expr:
| INT            { $1 } | "&" ...@{ (), [Add_rules [(rule_plus, action_plus)]] } expr {$3 }
\end{verbatim}

Now the type constructor \verb|obj| becomes:
\begin{verbatim}
type ('a, 'b, 'c, 'd) obj =
Lexeme_matched of string
| Obj_INT of 'a
| Obj___dypgen_layout
| Obj_dypgen__nt_0 of 'b
| Obj_expr of 'c
| Obj_main of 'd
| Dypgen__dummy_obj_cons
\end{verbatim}

\subsection{Scope of the changes}\label{scope}

The changes to the grammar introduced by an action do not apply anywhere in the input. When an action code changes the grammar a reduction occurs and yield a non terminal (the non terminal \texttt{a} in the previous example). Once this non terminal is itself reduced, the changes to the grammar are forgotten and the grammar which was used before the changes is used again. The scope of the changes to the grammar is the same as the scope of \verb|local_data|.\\

We add parentheses to the previous example:

\begin{verbatim}
{
(* same as previous example *)
}

%start main
%lexer /* same as previous example */

%parser
main: expr "\n"    { $1 } expr: | INT {$1 }
| a expr         { $2 } | "(" expr ")" {$2 }

a: "&" @{ (), [Add_rules [(rule_plus, action_plus)]] }
\end{verbatim}

The input
\begin{verbatim}
(& 1 + 2 + 3 + 4)
\end{verbatim}
is correct, but
\begin{verbatim}
(& 1 + 2) + 3 + 4
\end{verbatim}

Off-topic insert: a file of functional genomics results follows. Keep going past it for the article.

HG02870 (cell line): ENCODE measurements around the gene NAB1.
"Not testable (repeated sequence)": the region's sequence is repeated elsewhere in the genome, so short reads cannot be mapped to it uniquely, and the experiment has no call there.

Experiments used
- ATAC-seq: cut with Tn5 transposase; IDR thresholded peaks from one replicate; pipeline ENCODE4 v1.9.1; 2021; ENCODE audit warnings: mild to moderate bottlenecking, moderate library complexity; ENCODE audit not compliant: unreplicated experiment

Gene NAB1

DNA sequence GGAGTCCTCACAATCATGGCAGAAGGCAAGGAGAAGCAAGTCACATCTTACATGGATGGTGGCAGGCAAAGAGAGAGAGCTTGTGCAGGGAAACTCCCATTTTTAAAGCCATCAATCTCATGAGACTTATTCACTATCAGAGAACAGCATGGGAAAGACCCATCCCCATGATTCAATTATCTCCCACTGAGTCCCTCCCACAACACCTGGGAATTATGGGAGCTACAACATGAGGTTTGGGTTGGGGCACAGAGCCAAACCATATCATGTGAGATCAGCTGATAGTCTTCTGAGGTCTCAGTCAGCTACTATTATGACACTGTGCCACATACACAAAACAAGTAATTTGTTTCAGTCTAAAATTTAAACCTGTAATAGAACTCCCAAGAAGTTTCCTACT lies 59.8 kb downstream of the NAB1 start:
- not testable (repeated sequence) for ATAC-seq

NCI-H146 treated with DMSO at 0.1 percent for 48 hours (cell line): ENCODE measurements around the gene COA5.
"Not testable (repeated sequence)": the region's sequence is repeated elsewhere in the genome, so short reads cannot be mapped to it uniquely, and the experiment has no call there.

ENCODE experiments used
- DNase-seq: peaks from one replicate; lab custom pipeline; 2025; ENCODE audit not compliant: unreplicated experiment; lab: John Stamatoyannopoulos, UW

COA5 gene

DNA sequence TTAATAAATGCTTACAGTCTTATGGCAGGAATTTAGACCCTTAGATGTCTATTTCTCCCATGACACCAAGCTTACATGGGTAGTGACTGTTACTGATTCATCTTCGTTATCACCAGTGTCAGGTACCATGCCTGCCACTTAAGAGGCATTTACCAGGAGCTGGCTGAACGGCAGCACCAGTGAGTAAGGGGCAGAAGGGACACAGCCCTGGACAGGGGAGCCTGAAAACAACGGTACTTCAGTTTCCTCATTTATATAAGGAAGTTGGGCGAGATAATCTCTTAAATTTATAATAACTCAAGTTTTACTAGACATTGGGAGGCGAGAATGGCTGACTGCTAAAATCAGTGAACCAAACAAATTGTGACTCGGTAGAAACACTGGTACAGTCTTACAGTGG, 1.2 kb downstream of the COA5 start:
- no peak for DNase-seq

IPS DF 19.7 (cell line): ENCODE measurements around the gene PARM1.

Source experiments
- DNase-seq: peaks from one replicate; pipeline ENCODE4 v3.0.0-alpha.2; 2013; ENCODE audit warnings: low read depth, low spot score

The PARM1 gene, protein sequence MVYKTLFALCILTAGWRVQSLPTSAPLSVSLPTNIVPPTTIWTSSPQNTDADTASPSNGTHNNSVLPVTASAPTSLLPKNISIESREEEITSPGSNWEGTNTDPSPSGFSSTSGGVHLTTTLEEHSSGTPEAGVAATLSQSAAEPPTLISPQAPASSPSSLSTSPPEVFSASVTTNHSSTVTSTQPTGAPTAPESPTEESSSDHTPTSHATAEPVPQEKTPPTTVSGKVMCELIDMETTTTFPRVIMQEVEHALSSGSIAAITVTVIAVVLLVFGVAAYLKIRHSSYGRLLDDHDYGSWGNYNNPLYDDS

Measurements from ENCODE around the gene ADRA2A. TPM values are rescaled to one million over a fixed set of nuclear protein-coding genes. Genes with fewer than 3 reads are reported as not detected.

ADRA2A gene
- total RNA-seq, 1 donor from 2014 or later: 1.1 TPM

is not and raises \verb|Dyp.Syntax_error|. In order to reduce \texttt{(\& 1 + 2)} the parser reduces \verb|& 1 + 2| to \texttt{a expr} and then to \texttt{expr}. At this moment the old grammar applies again and the rule \texttt{expr: expr "+" expr} does not apply any more. This is why the parser cannot shift \texttt{+} after \texttt{(\& 1 + 2)}. In the directory \texttt{demos/sharp} there is an example which is similar to this one.\\

It is possible to extend the scope of the grammatical changes, but you have to tell it to the parser. The constructor
\begin{verbatim}
Keep_grammar
\end{verbatim}
of the type \verb|dyp_action| is available to do that. If \verb|Dyp.Keep_grammar| is returned in the list of instructions to the parser, then the grammar that was in use when the reduction of the last non terminal of the right-hand side of the current rule occured is kept instead of being forgotten. Using:
\begin{verbatim}
@{ returned_value, [Dyp.Keep_grammar] }
\end{verbatim}
extends the scope of the grammar the same way that
\begin{verbatim}
@{ returned_value, [Dyp.Local_data dyp.last_local_data] }
\end{verbatim}